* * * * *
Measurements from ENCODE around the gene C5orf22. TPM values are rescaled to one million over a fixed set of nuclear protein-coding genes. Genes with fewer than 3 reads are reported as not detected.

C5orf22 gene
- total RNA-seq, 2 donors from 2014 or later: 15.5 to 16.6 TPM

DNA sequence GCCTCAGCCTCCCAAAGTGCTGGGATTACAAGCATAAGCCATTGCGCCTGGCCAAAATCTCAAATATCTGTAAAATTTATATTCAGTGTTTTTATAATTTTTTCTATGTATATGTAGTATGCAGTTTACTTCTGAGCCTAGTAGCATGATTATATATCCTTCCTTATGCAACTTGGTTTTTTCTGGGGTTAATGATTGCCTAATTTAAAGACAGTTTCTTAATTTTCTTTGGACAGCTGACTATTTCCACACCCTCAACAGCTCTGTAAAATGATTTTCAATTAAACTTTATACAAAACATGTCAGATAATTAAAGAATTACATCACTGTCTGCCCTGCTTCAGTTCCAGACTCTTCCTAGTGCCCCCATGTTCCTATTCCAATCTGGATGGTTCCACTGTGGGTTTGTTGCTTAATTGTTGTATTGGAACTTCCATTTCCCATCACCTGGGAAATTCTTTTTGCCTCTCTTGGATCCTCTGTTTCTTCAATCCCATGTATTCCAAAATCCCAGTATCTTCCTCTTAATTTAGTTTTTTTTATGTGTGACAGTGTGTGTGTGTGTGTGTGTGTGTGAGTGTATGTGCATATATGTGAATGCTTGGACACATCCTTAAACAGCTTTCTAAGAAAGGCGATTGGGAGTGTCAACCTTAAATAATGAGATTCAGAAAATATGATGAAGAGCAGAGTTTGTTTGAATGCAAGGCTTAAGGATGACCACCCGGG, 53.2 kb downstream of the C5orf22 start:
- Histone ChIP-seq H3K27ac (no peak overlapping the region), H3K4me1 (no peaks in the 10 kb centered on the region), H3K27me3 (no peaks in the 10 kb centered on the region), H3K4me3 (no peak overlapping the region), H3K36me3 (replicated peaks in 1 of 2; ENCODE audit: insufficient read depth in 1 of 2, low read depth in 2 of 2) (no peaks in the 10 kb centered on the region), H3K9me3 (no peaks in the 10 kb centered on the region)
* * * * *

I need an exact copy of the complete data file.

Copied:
Measurements from ENCODE around the gene C5orf22. TPM values are rescaled to one million over a fixed set of nuclear protein-coding genes. Genes with fewer than 3 reads are reported as not detected.

C5orf22 gene
- total RNA-seq, 2 donors from 2014 or later: 15.5 to 16.6 TPM

DNA sequence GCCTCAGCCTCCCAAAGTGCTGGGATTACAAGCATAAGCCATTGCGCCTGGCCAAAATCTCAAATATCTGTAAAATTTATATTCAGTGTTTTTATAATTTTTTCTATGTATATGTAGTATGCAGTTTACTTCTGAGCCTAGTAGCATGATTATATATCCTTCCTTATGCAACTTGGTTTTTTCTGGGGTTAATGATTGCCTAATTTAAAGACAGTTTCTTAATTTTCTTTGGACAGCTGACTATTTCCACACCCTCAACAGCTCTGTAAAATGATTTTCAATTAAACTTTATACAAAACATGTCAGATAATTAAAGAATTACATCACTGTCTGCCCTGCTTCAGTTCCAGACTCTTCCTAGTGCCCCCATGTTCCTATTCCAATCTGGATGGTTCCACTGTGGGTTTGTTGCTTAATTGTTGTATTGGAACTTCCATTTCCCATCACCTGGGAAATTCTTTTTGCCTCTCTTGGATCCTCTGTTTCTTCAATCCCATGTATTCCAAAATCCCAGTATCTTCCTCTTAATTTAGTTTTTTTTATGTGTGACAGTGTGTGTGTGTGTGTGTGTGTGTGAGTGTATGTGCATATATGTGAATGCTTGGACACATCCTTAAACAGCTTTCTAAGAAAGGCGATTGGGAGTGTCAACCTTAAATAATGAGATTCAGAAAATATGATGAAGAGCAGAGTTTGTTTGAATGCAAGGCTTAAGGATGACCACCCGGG, 53.2 kb downstream of the C5orf22 start:
- Histone ChIP-seq H3K27ac (no peak overlapping the region), H3K4me1 (no peaks in the 10 kb centered on the region), H3K27me3 (no peaks in the 10 kb centered on the region), H3K4me3 (no peak overlapping the region), H3K36me3 (replicated peaks in 1 of 2; ENCODE audit: insufficient read depth in 1 of 2, low read depth in 2 of 2) (no peaks in the 10 kb centered on the region), H3K9me3 (no peaks in the 10 kb centered on the region)